Integrative Case Study: The Integration of Atlantic Salmon on The Cellular, Organismal, and Ecological Levels.

To aid in the understanding of the effects of genetically modified organisms in the environment, it is necessary to evaluate the cellular, molecular and organismal levels. Atlantic salmon have been studied for effects by genetically modified organisms in all three of these categories. This case study demonstrates how each level of biology relates to the others, and how integrating multiple fields may lead to a better understanding of current topics in science.

At the cellular level, the consumption of genetically modified crops via runoff in aquatic systems can alter osmoregulation in Atlantic salmon. This cellular and molecular effect is necessary for the survival of salmon as it regulates Na+, K—ATPase activity in both saltwater and freshwater habitats. One important aspect of this regulation is the increase in growth hormone during smoltification when Na+, K—ATPase activity increases (Handeland, et. al. 2003). An increase in growth hormone will increase the size of the organism as a whole. The variation of salinity and feed further confirms that diet is a key factor in osmoregulation as well as mineral regulation in these salmon (Imsland, et. al., 2011). Both the potential alteration in growth and minerals will lead to further ecological effects in these salmon.

One obvious effect is the increase in growth, leading to alterations on the organismal level. This change further extends to the ecological level as increased or decreased size will alter the amount of food and mineral consumption by other organisms. If there are changes in the amount of food consumption (increased or decreased), this will lead to changes in food availability for other populations.

Mineral deposition is one important factor, as nutrient deposition by salmon is also important in primary productivity (Yanai, 2005), direct consumption by bears, birds and macroinvertebrates (Bretherton, 2011), and microbes that release the nutrients into water (Kline, 2007). These nutrients are necessary for the stability of aquatic ecosystems (Holtgrieve, 2011), meaning that the failure of cellular mechanisms and reproduction cause alterations in the function of the ecosystem.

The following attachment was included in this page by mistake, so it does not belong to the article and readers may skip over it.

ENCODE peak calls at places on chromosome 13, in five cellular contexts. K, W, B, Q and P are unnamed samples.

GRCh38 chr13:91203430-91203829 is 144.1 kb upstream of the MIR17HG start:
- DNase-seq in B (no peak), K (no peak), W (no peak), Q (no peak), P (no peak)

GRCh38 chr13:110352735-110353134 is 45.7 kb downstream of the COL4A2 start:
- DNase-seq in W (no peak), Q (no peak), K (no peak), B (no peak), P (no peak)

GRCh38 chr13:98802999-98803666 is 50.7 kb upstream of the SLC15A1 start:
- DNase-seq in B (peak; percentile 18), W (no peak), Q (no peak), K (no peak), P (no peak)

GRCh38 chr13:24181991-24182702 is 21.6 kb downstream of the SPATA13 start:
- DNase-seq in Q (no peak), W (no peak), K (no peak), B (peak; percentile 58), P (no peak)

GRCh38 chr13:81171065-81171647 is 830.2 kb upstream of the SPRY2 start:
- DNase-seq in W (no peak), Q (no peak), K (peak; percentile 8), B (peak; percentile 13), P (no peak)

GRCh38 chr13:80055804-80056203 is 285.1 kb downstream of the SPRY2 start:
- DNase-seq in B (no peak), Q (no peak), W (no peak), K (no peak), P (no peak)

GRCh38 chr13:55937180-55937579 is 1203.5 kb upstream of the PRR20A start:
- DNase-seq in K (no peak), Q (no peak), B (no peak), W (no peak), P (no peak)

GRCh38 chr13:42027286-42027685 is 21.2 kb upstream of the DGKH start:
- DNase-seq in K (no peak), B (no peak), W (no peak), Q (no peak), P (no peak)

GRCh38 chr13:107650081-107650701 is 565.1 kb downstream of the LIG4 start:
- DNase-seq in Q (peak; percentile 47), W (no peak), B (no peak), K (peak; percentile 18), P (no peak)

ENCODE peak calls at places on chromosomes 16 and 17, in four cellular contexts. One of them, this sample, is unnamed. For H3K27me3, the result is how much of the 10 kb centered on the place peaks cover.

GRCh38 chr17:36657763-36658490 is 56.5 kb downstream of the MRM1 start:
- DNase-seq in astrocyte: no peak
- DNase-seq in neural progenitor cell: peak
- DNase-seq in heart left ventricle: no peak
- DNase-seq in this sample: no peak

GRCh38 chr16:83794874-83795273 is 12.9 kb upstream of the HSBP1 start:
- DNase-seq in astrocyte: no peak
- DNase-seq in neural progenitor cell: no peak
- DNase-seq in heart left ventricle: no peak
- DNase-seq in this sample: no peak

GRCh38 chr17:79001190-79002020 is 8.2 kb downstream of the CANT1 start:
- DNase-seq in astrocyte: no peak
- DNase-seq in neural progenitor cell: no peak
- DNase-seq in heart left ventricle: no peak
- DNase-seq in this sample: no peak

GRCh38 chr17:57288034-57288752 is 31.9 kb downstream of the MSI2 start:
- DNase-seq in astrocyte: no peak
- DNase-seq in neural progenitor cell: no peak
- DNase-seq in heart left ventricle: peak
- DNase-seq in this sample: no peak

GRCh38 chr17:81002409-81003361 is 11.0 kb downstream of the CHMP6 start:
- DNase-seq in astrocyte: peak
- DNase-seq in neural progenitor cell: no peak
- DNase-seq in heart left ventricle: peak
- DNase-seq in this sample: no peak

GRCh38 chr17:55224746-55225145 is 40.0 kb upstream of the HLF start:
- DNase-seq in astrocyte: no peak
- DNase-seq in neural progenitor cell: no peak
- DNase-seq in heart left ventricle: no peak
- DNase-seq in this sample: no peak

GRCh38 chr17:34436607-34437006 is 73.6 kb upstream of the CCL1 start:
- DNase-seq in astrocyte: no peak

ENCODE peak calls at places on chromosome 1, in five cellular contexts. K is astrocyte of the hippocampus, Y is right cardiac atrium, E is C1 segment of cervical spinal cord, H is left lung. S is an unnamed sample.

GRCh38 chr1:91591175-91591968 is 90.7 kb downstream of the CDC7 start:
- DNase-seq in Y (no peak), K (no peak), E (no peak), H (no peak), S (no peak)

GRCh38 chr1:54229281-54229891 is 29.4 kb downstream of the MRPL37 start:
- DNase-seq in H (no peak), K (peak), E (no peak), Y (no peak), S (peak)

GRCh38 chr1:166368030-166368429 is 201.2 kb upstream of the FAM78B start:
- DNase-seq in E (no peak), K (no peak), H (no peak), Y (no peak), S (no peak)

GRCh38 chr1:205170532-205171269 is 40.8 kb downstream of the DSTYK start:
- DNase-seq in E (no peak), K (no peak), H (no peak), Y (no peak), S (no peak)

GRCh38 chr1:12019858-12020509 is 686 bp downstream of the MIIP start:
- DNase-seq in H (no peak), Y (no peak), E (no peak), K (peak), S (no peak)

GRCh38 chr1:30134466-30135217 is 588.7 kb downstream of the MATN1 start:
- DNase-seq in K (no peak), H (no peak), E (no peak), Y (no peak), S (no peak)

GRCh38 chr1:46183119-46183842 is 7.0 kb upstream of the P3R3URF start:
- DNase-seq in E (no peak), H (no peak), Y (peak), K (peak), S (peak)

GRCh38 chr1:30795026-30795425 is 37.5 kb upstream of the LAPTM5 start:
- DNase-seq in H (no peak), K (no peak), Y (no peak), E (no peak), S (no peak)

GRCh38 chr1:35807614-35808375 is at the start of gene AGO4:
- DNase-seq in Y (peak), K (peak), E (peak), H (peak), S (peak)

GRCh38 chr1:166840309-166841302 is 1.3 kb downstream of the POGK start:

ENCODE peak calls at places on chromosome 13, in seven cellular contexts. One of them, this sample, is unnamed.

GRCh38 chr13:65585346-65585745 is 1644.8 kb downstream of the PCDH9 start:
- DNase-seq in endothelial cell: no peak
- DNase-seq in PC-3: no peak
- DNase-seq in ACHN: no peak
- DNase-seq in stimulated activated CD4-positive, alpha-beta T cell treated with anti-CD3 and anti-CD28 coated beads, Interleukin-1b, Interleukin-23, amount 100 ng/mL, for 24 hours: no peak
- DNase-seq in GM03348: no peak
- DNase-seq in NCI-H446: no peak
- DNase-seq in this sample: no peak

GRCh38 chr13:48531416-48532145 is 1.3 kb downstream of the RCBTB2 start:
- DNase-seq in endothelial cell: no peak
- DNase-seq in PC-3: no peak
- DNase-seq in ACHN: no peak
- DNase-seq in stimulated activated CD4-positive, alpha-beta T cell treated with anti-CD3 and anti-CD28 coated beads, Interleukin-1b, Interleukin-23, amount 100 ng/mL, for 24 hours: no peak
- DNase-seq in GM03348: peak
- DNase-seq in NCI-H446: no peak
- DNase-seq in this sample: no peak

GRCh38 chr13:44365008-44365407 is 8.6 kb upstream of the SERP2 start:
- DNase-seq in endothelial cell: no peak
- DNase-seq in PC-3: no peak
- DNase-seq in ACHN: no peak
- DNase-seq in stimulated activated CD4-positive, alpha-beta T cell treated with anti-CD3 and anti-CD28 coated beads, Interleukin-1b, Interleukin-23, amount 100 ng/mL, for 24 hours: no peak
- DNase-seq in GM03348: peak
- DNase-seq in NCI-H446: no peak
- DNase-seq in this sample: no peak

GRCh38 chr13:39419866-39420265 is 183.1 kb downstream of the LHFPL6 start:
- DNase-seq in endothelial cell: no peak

There are several other cellular mechanisms affected by GM crops, including cellular D-glucose levels and the recruitment of macrophages after consumption (Bakke-McKellop, et. al., 2008). These likely lead to further organismal consequences, but are currently unknown. On the organismal level, one study found decreased growth rates in salmon in relation to decreased food intake (Sagstad, 2007), possibly because of the feed taste. There are further studies needed in order to piece these results together, and determine how they will alter the ecosystem.

Overall, it is clear that GM feed may alter ecological functions, as the alterations in the cellular and organismal function may lead to changes in population dynamics and biodiversity. If GM feed negatively or positively impacts salmon, this will alter the population dynamics of other organisms that depend on them for consumption or their deposition of minerals. Alterations in the populations of pike (Kekäläinen, 2008), other fish, birds, and seals could occur (Thompson, 1999) if salmon populations change. This could also change the population densities of the prey of Atlantic salmon including fish and amphipods (Fraser, 1987).


Further integration occurs in the below syntheses that relate the cellular, organismal, and ecological levels in one specific area for future research.

Future Directions 1

Future Directions 2

Future Directions 3